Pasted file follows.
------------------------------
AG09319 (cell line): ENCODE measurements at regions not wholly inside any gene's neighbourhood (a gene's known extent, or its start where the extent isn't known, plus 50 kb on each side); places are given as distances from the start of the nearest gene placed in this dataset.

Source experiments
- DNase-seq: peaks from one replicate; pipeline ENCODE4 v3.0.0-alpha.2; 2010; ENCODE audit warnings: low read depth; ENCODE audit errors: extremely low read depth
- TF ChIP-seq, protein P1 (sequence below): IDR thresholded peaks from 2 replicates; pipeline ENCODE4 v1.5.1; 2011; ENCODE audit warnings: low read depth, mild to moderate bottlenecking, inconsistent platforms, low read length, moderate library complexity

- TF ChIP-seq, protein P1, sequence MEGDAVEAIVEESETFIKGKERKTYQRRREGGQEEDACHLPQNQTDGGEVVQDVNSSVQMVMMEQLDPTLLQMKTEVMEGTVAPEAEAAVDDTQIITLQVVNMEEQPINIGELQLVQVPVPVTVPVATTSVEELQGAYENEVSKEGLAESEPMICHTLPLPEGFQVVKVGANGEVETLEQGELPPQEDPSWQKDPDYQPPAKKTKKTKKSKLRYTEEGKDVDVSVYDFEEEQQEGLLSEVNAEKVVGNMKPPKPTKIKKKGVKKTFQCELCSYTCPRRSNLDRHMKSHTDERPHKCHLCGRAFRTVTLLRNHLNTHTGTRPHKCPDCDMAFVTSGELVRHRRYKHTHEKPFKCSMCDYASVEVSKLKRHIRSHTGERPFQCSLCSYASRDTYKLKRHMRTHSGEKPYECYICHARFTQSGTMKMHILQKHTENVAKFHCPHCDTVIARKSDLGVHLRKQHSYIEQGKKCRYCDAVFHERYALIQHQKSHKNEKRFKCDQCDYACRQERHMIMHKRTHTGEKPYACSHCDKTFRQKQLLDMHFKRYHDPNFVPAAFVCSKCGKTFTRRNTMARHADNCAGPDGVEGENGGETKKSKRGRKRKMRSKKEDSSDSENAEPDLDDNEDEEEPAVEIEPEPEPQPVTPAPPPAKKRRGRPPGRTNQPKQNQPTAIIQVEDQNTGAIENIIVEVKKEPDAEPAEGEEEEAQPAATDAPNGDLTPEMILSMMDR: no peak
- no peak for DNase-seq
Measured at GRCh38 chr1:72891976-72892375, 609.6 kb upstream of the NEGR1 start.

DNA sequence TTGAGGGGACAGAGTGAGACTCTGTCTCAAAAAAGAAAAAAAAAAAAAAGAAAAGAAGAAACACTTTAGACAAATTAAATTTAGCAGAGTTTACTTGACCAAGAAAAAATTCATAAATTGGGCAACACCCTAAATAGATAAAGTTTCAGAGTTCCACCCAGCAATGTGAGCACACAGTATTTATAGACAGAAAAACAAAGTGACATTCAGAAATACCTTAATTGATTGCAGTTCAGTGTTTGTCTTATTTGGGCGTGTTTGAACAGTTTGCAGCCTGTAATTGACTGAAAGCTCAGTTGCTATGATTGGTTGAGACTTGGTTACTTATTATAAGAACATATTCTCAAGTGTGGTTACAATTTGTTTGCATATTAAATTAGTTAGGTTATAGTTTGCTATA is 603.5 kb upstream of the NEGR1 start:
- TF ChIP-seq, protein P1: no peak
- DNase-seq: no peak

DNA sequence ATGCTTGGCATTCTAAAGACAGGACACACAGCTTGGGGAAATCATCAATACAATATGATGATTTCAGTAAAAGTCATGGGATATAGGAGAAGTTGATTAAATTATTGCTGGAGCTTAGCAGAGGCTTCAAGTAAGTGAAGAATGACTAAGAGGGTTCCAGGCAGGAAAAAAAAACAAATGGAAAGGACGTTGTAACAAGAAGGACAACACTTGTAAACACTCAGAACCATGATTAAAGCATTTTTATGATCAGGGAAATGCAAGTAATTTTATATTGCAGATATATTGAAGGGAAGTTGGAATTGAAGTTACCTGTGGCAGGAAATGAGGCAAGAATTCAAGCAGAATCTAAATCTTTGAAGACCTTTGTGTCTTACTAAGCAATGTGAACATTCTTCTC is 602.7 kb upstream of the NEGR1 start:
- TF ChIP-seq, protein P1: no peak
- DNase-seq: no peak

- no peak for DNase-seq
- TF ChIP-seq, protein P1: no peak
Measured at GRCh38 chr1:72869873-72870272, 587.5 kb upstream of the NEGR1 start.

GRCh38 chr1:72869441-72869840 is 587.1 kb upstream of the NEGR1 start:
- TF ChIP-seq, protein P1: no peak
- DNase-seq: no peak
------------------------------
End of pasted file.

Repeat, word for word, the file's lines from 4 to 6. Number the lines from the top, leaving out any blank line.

- TF ChIP-seq, protein P1 (sequence below): IDR thresholded peaks from 2 replicates; pipeline ENCODE4 v1.5.1; 2011; ENCODE audit warnings: low read depth, mild to moderate bottlenecking, inconsistent platforms, low read length, moderate library complexity

- TF ChIP-seq, protein P1, sequence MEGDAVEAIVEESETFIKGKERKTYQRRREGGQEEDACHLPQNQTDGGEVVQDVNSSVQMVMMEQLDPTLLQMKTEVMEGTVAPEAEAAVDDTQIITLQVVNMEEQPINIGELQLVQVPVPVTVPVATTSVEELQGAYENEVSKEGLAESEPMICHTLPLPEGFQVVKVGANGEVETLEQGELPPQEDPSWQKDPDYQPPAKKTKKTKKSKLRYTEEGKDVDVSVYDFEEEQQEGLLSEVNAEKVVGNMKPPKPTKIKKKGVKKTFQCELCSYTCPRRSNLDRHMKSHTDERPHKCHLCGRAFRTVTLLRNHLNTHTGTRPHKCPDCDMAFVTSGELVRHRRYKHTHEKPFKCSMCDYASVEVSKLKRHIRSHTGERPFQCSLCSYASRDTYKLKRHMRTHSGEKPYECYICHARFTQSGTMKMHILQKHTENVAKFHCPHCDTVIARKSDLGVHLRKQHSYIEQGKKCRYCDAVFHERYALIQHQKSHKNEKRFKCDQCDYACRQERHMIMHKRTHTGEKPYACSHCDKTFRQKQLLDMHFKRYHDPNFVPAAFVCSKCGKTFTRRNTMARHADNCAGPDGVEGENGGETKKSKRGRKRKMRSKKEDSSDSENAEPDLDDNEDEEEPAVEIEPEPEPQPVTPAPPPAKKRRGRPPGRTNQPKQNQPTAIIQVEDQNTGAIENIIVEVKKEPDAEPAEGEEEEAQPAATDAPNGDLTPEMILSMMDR: no peak
- no peak for DNase-seq